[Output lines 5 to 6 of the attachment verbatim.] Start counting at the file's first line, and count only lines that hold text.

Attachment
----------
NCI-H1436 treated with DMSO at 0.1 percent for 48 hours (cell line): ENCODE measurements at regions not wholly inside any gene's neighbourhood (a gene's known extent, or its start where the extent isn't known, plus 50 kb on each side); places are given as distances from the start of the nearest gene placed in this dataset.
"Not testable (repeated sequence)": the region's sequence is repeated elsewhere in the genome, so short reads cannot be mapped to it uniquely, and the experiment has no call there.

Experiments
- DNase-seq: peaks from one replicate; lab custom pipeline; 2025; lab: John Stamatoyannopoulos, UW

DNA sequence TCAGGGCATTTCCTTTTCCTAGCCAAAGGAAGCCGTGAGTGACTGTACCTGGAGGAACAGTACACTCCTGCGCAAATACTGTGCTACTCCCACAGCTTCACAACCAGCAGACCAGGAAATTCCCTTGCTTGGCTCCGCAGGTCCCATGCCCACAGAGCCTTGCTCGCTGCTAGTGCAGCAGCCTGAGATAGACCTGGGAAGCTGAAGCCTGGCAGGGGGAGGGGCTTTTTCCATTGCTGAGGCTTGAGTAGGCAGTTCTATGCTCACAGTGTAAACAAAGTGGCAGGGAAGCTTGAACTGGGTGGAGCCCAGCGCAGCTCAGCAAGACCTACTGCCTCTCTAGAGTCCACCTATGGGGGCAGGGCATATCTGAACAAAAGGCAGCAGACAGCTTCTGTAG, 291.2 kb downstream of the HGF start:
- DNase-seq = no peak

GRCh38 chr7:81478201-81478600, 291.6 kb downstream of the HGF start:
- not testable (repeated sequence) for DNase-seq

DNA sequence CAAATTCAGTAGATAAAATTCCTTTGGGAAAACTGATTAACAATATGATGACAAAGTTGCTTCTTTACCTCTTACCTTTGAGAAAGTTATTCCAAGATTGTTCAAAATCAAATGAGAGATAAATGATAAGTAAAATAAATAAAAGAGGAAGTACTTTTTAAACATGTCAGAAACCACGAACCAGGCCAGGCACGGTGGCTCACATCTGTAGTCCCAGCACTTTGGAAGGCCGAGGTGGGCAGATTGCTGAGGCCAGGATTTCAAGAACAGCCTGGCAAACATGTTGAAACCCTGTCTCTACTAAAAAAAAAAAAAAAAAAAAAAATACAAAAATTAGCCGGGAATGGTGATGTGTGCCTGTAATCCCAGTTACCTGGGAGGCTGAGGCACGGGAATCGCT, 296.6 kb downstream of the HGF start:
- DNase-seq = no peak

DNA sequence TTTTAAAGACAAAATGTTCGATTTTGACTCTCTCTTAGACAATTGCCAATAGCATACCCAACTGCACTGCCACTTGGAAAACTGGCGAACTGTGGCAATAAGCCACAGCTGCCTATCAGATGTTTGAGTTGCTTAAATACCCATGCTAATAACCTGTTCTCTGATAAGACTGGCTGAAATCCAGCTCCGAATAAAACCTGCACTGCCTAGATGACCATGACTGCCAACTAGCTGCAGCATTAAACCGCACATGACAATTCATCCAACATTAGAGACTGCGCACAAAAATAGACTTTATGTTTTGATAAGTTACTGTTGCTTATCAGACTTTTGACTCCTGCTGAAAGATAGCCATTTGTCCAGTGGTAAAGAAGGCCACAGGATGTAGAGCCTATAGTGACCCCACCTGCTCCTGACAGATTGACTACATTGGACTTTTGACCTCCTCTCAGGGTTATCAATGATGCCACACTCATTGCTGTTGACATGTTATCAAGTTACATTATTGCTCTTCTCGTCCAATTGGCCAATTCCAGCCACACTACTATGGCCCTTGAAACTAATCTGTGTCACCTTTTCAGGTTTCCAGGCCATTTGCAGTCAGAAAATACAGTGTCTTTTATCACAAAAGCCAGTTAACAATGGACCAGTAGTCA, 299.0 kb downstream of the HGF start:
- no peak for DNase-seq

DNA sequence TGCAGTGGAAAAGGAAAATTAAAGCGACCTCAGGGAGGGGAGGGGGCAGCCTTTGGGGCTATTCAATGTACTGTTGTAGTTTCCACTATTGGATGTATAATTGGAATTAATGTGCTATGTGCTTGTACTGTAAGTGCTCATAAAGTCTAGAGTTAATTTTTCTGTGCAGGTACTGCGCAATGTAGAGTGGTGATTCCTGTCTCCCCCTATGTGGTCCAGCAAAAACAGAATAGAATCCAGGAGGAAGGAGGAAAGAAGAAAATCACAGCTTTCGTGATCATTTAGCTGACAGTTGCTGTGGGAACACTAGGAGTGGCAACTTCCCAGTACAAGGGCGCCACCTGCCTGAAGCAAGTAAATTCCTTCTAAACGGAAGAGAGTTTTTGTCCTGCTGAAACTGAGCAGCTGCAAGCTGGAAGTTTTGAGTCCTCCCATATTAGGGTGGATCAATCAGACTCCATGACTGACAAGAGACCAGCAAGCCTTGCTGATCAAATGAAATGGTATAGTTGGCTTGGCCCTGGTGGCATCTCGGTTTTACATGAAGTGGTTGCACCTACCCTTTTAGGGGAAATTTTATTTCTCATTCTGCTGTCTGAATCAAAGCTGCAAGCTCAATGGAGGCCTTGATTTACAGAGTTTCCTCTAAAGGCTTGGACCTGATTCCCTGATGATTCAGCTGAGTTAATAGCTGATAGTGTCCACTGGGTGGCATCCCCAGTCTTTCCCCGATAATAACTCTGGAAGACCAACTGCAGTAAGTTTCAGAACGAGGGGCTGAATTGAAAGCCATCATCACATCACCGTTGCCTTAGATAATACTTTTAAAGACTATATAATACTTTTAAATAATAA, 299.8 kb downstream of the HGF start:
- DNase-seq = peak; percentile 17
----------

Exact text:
DNA sequence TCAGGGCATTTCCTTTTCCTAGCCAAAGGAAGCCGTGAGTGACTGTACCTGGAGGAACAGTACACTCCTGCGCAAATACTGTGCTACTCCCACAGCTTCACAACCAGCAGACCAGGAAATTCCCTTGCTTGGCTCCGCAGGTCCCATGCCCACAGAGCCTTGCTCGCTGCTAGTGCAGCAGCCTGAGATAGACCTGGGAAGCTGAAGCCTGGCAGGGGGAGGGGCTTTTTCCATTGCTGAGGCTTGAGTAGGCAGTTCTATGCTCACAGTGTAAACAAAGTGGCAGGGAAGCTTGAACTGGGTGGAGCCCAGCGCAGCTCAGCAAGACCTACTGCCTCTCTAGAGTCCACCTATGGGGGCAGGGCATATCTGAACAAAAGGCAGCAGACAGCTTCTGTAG, 291.2 kb downstream of the HGF start:
- DNase-seq = no peak